On appeal, defendant argues that the court erred in finding the arbitration agreement unconscionable and that, even if it were unconscionable, the court should have severed the provisions that made it so. We review de novo the court's decision on a motion to compel arbitration if extrinsic evidence is not at issue or is undisputed. ( Szetela v. Discover Bank (2002) 97 Cal.App.4th 1094, 1099 [ 118 Cal.Rptr.2d 862]; Flores v. Transamerica HomeFirst, Inc. (2001) 93 Cal.App.4th 846, 851 [ 113 Cal.Rptr.2d 376].) The parties do dispute evidence that may be relevant to the issue of severability. Since we do not need to address this question, we review the decision de novo.
In the context of arbitration agreements, the California Supreme Court has described the elements of the doctrine of unconscionability, which is codified in Civil Code section 1670.5, subdivision (a), as follows:
"[T]he doctrine has `"both a `procedural' and a `substantive' element," the former focusing on "`oppression'" or "`surprise'" due to unequal bargaining power, the latter on "`overly harsh'" or "`one-sided'" results.' [Citation.] The procedural element of an unconscionable contract generally takes the form of a contract of adhesion, `"which, imposed and drafted by the party of superior bargaining strength, relegates to the subscribing party only the opportunity to adhere to the contract or reject it."' [Citation.]" ( Little v. Auto Stiegler, Inc. (2003) 29 Cal.4th 1064, 1071 [ 130 Cal.Rptr.2d 892, 63 P.3d 979] [quoting Armendariz v. Foundation Health Psychcare Services, Inc., supra, 24 Cal.4th at pp. 113-114].) The court may refuse to enforce an unconscionable contract, and if only part of a contract is unconscionable, the court "may enforce the remainder of the contract without the unconscionable clause, or it may so limit the application of any unconscionable clause as to avoid any unconscionable result." (Civ. Code, § 1670.5, subd. (a).)
The party seeking to compel arbitration bears the burden of proving that an arbitration agreement exists. The opposing party then must prove any defense to enforcement of the arbitration agreement. ( Engalla v. Permanente Medical Group, Inc. (1997) 15 Cal.4th 951, 972 [ 64 Cal.Rptr.2d 843, 938 P.2d 903].) Here, plaintiff does not dispute the existence of the agreement, so the question is whether he has proven his defense of unconscionability.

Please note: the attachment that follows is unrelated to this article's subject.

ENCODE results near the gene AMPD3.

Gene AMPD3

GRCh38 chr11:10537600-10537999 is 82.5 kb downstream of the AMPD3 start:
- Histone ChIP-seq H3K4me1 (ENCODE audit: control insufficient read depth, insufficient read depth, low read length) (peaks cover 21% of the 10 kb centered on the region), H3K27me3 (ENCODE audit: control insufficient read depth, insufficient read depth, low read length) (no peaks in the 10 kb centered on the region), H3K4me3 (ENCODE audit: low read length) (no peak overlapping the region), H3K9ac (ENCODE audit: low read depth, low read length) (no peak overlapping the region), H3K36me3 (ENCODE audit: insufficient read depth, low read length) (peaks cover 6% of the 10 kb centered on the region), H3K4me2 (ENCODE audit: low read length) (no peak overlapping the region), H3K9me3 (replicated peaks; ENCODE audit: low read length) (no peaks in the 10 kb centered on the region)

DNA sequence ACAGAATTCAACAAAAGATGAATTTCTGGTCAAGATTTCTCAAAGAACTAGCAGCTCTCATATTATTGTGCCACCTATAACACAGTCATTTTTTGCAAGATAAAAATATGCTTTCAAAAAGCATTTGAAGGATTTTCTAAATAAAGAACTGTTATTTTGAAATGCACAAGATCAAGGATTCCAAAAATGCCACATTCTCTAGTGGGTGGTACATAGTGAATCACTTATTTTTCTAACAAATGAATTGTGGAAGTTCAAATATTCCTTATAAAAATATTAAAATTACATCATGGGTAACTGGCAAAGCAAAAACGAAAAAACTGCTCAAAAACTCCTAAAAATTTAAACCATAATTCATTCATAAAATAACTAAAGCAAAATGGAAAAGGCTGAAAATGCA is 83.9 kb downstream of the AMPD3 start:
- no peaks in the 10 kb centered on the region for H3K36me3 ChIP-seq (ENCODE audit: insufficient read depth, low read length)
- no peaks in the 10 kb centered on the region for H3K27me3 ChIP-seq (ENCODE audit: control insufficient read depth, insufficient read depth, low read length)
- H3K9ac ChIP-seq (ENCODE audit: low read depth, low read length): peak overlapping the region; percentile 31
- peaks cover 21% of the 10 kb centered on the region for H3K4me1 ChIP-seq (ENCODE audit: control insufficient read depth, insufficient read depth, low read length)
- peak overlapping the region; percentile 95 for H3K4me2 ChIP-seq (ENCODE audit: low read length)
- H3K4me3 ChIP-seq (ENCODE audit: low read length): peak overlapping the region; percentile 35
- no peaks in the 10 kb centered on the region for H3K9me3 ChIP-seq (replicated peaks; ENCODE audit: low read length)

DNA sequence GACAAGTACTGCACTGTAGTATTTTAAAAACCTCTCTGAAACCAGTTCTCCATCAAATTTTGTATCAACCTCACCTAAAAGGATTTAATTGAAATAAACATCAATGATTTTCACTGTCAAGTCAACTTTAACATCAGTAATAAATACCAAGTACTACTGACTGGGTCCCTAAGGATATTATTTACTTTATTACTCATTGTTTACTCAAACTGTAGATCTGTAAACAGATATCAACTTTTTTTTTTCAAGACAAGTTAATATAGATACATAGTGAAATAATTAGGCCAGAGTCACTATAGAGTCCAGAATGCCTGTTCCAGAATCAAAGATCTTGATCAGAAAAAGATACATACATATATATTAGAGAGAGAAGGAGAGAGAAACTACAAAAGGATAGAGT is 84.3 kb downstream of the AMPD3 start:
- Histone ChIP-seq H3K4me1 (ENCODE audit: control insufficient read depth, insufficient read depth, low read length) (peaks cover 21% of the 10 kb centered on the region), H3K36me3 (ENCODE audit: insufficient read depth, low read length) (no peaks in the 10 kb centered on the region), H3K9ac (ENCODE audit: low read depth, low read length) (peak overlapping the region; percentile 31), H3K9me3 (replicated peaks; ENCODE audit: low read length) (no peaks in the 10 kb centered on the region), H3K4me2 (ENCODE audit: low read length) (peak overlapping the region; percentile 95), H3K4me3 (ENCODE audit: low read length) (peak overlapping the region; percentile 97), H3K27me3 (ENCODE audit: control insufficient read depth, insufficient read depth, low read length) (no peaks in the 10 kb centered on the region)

Plaintiff's burden was to prove both procedural and substantive unconscionability. The greater the evidence there was of one of these, the less was required of the other:
"`The prevailing view is that [procedural and substantive unconscionability] must both be present in order for a court to exercise its discretion to refuse to enforce a contract or clause under the doctrine of unconscionability.' [Citation.] But they need not be present in the same degree. `Essentially a sliding scale is invoked which disregards the regularity of the procedural process of the contract formation, that creates the terms, in proportion to the greater harshness or unreasonableness of the substantive terms themselves.' [Citations.] In other words, the more substantively oppressive the contract terms, the less evidence of procedural unconscionability is required to come to the conclusion that the term is unenforceable, and vice versa." ( Armendariz v. Foundation Health Psychcare Services, Inc., supra, 24 Cal.4th at p. 114.)
In this case, plaintiff failed to show any procedural unconscionability at all. "`The procedural element focuses on two factors: oppression and surprise. Oppression arises from an inequality of bargaining power which results in no real negotiation and an absence of meaningful choice. . . . Surprise involves the extent to which the terms of the bargain are hidden in a "prolix printed form" drafted by a party in a superior bargaining position.'" ( Olsen v. Breeze, Inc. (1996) 48 Cal.App.4th 608, 621 [ 55 Cal.Rptr.2d 818].) Plaintiff did not introduce or rely on any evidence of the circumstances surrounding the execution of the agreement, so he could not show inequality of bargaining power, lack of negotiation, or lack of meaningful choice based on those circumstances. He has not presented us with any reason to suppose substantially unequal bargaining power was inherent in his relationship with the seller. Nor does the form of the document itself show procedural unconscionability. The Arbitration Addendum was not set in small type or hidden in a prolix form. It was printed on a separate page, in ordinary type, with "Arbitration Addendum" at the top, and was signed separately by plaintiff.
Plaintiff argues that, because the Arbitration Addendum was a form contract defendant used with many customers, it must have been a contract of adhesion and therefore procedurally unconscionable. But there is no general rule that a form contract used by a party for many transactions is procedurally unconscionable. Rather, "[p]rocedural unconscionability focuses on the manner in which the disputed clause is presented to the party in the weaker bargaining position. When the weaker party is presented the clause and told to `take it or leave it' without the opportunity for meaningful negotiation, oppression, and therefore procedural unconscionability, are present." ( Szetela v. Discover Bank, supra, 97 Cal.App.4th at p. 1100.) There is no reason in this case to conclude that plaintiff lacked power to bargain. In general, nothing prevents purchasers of used vehicles from bargaining with dealers, even though dealers use form contracts, and nothing in the record shows that plaintiff could not bargain in this case.